In the pass month, “The Dropout”, a series about the rise and fall of the tech start up company Theranos, dropped onto Disney Plus, but this article is not a review of that series, instead this article is a review of the actual case and lessons it could teach us about unfretted capitalism.
In case you aren’t familiar with the case, Theranos was founded in 2003 by Elizabeth Holmes, a nineteen-year-old (yes you read that right, nineteen) Stanford dropout. The company’s aim was to create a device, called the Edison, this machine could take samples from a single drop of blood and within an hour could provide a full sheet of diagnoses thereby eliminating the need for needles and for labs.
Sounds like something out of science fiction, doesn’t it? Well that because it was. For as it turned out the device did not and could never had worked. But somehow, for almost fifteen years, Elizabeth Holmes fooled not only her employees, but also investors, business companies and even actual ill patients into believing that it did.
It wasn’t until an Avenger’s like team consisting of ex employees, independent scientists, a grieving widow, a news reporter and even Holmes’s former neighbour to eventually gather the evidence that ultimately brought her and her company down back in 2018.
But the damage had already been done, Theranos was already fifteen years old when it was shut down and already had billions of dollars poured into it from investors like Larry Ellison and even Rupert Murdoch of all people. It even had a board of governors that resembled the Cabinet of a US President as three of the board members were or would become actual cabinet members of the United States government with former Sectaries of State, Henry Kissenger and George Schultz being members of this board.
Indeed it is in George Schultz is where I find a sense of irony in all of this. For those of you who weren’t familiar with the man, he was the Secretary of State under Ronald Reagan in his second term and was considered to be the man who helped bring down the Soviet Union which resulted in the win of capitalism over communism. Ronald Reagan, the figure head of unfretted, free market capitalism ideology and Schultz was his right hand man and he ended up being conned by a twenty something college drop out, convincing him to pour in hundreds of millions into her company all without seeking outside medical or business advice before doing so. A man of small government and low regulated business being conned by a big business that he helped set up and protected, oh the irony.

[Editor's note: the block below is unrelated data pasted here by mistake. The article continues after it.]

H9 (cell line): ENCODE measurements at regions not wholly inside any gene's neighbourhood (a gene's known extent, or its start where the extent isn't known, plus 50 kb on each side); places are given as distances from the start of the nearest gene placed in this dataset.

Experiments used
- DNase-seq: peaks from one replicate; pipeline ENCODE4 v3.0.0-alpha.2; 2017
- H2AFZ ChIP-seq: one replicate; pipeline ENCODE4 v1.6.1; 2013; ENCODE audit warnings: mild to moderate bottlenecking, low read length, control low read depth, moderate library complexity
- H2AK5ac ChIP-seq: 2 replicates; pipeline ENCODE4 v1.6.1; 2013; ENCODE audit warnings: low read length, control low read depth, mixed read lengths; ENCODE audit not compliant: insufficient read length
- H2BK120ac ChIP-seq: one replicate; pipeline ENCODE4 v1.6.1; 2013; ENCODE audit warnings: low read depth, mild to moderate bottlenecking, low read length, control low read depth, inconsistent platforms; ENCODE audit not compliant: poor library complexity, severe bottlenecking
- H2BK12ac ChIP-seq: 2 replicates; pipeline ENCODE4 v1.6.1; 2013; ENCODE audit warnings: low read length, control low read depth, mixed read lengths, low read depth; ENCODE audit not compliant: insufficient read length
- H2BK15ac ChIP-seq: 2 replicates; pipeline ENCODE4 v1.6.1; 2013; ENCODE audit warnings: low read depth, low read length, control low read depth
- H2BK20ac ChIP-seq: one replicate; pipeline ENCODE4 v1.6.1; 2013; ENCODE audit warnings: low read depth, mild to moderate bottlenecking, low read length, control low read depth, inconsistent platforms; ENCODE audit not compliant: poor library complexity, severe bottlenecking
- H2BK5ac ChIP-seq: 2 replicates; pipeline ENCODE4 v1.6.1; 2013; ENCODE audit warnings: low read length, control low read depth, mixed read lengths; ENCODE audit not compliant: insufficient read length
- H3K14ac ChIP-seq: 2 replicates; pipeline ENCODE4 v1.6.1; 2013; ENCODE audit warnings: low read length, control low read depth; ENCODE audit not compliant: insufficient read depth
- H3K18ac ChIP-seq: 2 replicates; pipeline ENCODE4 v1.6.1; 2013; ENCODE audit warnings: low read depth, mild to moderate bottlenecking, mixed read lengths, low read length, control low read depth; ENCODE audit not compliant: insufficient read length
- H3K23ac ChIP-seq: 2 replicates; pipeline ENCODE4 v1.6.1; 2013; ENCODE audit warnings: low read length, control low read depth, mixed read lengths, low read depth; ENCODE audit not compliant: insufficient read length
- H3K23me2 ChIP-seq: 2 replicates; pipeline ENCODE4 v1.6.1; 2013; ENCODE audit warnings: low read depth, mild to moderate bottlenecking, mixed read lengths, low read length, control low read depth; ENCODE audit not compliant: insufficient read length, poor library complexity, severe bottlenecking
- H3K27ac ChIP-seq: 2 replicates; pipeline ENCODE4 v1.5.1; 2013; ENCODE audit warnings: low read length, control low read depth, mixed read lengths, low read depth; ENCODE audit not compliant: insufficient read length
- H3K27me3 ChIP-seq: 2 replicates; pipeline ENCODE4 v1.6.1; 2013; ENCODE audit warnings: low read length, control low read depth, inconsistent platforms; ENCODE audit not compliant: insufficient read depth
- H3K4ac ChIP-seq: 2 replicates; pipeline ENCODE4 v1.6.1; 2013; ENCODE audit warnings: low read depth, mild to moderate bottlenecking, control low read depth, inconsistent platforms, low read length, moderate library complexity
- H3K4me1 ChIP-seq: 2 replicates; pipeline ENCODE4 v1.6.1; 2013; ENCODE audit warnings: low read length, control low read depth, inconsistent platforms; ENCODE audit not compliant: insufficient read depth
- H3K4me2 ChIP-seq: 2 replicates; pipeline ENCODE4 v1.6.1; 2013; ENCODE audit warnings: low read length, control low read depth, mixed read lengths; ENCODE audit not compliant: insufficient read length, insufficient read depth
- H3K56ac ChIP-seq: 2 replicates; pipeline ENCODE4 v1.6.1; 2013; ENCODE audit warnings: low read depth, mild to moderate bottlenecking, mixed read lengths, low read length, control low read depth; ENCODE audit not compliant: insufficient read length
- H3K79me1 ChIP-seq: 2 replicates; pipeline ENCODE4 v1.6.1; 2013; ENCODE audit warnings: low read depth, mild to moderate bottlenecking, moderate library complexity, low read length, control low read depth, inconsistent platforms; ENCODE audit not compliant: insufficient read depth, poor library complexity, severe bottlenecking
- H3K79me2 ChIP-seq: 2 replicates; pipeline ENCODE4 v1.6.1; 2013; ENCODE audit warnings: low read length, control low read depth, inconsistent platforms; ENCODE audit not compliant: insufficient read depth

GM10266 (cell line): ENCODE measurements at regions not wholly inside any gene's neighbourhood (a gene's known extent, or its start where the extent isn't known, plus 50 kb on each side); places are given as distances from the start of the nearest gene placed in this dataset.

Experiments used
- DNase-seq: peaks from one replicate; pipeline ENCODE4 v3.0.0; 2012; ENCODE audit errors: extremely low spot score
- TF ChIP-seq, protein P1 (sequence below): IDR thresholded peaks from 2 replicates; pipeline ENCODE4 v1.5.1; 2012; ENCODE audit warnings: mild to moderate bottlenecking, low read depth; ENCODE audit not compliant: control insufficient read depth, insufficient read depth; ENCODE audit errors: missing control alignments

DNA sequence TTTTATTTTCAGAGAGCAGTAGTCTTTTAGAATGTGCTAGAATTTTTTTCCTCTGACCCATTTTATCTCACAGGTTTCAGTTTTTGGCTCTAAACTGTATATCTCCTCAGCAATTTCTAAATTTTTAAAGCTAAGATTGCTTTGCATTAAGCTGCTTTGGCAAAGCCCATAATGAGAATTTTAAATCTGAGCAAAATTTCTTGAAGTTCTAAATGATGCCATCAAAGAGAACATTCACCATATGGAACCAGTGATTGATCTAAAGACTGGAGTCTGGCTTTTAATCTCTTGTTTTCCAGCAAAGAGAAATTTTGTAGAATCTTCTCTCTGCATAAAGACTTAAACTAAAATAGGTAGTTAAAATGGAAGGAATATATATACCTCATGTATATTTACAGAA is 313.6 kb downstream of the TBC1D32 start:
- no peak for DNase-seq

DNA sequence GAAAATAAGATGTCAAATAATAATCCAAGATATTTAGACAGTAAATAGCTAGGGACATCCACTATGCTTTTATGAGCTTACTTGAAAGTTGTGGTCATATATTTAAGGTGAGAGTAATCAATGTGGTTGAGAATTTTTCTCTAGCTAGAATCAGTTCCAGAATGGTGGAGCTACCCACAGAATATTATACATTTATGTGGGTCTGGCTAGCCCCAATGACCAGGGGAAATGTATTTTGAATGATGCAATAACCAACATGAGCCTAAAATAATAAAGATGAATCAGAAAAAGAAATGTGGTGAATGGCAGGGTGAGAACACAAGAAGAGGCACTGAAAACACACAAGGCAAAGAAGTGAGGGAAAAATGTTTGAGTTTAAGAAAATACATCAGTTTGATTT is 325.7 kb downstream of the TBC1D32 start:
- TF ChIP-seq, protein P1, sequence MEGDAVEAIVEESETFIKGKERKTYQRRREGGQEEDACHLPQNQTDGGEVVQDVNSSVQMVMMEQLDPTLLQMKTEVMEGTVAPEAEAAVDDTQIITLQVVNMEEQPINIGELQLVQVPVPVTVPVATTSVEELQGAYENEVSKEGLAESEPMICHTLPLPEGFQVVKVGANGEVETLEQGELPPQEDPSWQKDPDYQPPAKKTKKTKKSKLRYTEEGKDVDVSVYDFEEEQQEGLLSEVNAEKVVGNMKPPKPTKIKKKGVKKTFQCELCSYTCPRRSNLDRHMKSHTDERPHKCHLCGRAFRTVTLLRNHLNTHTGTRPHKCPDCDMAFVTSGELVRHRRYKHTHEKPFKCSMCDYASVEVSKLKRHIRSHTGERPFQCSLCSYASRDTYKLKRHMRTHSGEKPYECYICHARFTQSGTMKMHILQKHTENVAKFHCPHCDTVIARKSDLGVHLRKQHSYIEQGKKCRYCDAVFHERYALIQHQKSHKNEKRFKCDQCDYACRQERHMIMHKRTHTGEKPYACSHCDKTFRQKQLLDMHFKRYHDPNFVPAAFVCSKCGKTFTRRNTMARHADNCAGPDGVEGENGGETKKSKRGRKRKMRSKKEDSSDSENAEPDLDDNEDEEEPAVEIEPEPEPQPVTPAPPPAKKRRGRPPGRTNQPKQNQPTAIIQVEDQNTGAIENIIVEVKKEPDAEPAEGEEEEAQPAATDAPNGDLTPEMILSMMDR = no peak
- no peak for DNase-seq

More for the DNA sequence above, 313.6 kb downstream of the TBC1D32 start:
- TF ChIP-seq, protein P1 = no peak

Once the cat was out of the bag and Theranos was forced to shut up shop, Elizabeth Holmes was eventually brought on charges of defrauding investors and patients by the U.S. federal government with her trial starting last autumn and lasting until January of this year where she found guilty of defrauding investors but not guilty of defrauding patients (if that makes any sense at all) and she faces up to twenty years in prison for her crimes (but because this was her first criminal offense a lot of legal experts doubt she will be sentenced to that long of a stretch).
I guess that just about sums up this capitalist world, that you can defraud penniless sick patients all you want and even put their health at risk but don’t you dare defraud stupid gullible millionaires.
Holmes came up in the time of the Zuckerbergs and Musks, the first generation of businesspeople and inventors that came up after the fall of the Soviet Union and who were to prove once and for all that its capitalism that is the right path to take in ethics and in freedom.
But what this case has taught us is that its far from it.
It has taught us the dangers of un regulated business, how greed rots our very ethical cores and blinding us as it does and that figures like Elizabeth Holmes should not be worship like a god but instead to be weary of.
One final thing you should know about Elizabeth Holmes before I wrap this piece up is that her all time hero was Steve Jobs, apparently she would have posters of him on her wall as a child the way other teenagers would have pictures of Justin Timberlake on theirs. She even copied his wardrobe by wearing a black turtle neck. But as we learned in the years since his passing that Steve Jobs was no angel, he could be abusive to both employees and to his own family. But still Holmes wanted to be the next Steve Jobs and I think she surpassed him as I think that even Steve Jobs would never have gone as low as Elizabeth Holmes did in order to make the only thing that ever matters in Silicon Valley: Money.
For ethics I give Elizabeth Holmes: 3/10
And for that horrible fake deep voice: 2/10